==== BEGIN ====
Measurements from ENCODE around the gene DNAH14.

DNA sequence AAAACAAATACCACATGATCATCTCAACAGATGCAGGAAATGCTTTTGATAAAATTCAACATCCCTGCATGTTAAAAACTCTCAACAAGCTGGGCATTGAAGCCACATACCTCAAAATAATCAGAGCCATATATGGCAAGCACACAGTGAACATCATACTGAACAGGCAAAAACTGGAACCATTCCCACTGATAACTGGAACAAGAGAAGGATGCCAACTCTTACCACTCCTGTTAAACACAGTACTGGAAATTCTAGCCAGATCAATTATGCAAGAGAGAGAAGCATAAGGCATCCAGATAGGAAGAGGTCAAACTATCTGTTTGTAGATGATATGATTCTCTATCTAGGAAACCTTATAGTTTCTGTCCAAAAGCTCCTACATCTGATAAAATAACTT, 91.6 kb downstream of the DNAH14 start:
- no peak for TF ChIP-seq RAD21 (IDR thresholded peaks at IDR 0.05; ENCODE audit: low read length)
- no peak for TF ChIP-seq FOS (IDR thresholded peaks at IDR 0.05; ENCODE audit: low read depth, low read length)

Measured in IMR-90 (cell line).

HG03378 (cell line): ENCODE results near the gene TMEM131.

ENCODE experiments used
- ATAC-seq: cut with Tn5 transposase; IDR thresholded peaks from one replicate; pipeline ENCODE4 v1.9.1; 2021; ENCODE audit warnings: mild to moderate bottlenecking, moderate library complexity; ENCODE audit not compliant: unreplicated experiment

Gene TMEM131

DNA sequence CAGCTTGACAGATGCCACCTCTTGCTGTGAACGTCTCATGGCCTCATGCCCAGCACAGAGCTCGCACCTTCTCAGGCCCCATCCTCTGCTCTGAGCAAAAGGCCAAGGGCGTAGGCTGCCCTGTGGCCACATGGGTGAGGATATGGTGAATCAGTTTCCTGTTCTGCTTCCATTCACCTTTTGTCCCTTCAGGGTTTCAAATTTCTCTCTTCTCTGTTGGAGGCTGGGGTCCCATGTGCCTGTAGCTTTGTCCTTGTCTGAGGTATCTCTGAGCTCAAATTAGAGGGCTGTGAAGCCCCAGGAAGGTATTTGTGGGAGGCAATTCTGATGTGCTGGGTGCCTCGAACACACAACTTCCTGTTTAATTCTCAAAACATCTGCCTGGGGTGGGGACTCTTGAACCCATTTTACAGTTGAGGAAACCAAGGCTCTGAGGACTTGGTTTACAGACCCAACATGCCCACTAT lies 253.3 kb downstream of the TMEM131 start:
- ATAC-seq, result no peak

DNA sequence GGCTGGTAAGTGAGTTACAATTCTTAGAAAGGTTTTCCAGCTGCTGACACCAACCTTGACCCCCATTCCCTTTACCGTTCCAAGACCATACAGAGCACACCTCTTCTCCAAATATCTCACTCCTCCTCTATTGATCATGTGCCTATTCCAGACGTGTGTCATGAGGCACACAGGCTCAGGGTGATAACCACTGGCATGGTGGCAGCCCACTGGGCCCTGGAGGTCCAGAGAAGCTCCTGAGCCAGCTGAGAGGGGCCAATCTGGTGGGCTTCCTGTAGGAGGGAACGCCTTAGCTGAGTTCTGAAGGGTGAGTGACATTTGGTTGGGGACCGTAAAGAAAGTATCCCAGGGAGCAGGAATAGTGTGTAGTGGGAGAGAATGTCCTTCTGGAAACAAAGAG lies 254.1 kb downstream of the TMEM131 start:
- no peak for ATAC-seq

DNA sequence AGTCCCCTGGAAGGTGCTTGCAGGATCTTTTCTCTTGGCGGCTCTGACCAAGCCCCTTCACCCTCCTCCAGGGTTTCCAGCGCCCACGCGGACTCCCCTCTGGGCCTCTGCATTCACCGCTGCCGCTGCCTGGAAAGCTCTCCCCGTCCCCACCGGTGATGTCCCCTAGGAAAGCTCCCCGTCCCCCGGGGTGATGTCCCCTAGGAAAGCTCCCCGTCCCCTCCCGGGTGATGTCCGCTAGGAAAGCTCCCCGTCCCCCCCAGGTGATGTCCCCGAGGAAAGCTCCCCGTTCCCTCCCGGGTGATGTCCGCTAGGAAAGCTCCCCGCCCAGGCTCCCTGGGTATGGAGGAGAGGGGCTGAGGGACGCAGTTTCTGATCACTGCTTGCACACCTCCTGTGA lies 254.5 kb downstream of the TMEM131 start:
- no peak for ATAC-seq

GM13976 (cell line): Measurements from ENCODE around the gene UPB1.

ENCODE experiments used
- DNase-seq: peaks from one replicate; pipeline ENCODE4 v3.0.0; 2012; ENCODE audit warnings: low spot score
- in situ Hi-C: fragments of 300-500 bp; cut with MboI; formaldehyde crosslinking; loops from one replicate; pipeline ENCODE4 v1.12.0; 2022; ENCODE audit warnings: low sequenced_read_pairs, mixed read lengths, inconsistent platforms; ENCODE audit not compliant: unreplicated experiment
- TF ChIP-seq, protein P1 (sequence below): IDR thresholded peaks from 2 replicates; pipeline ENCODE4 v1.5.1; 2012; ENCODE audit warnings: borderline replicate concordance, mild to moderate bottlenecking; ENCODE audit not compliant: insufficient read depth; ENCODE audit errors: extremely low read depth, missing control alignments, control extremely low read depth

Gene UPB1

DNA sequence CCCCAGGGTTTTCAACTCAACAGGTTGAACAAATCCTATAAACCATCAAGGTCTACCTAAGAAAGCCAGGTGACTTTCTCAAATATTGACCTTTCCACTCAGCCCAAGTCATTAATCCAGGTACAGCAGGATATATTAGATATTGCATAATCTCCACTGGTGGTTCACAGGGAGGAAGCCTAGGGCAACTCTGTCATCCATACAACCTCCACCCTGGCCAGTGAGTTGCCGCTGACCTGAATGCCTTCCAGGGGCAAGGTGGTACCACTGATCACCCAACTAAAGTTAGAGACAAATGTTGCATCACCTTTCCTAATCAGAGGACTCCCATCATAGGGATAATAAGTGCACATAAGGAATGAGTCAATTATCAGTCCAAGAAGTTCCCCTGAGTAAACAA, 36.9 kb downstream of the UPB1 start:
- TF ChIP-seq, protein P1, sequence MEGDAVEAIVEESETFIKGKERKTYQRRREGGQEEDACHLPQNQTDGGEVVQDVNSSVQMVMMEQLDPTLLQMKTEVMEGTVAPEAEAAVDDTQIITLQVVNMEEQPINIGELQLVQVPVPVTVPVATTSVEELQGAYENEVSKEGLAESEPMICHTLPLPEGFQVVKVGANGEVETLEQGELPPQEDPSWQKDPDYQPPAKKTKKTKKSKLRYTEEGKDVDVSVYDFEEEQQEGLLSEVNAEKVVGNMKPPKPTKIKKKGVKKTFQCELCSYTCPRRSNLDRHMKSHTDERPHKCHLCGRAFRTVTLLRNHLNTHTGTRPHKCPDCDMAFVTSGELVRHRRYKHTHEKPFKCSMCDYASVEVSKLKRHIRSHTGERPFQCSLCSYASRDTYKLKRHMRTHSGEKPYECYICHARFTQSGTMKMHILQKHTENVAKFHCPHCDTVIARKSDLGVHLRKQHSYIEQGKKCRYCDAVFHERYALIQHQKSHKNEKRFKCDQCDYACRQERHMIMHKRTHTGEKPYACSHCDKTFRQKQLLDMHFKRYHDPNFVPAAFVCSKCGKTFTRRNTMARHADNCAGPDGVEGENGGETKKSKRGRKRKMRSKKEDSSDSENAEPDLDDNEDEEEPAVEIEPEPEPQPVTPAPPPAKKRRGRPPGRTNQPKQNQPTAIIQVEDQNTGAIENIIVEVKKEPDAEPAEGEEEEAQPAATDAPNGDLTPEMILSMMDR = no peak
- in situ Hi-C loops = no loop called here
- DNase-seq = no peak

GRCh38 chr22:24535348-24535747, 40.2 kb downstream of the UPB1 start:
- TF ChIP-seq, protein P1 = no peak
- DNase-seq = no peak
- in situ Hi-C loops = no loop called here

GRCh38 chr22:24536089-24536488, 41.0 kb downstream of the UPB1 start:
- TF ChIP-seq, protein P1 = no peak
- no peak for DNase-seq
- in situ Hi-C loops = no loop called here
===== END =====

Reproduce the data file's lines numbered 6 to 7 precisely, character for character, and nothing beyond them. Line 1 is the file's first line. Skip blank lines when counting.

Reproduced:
HG03378 (cell line): ENCODE results near the gene TMEM131.

ENCODE experiments used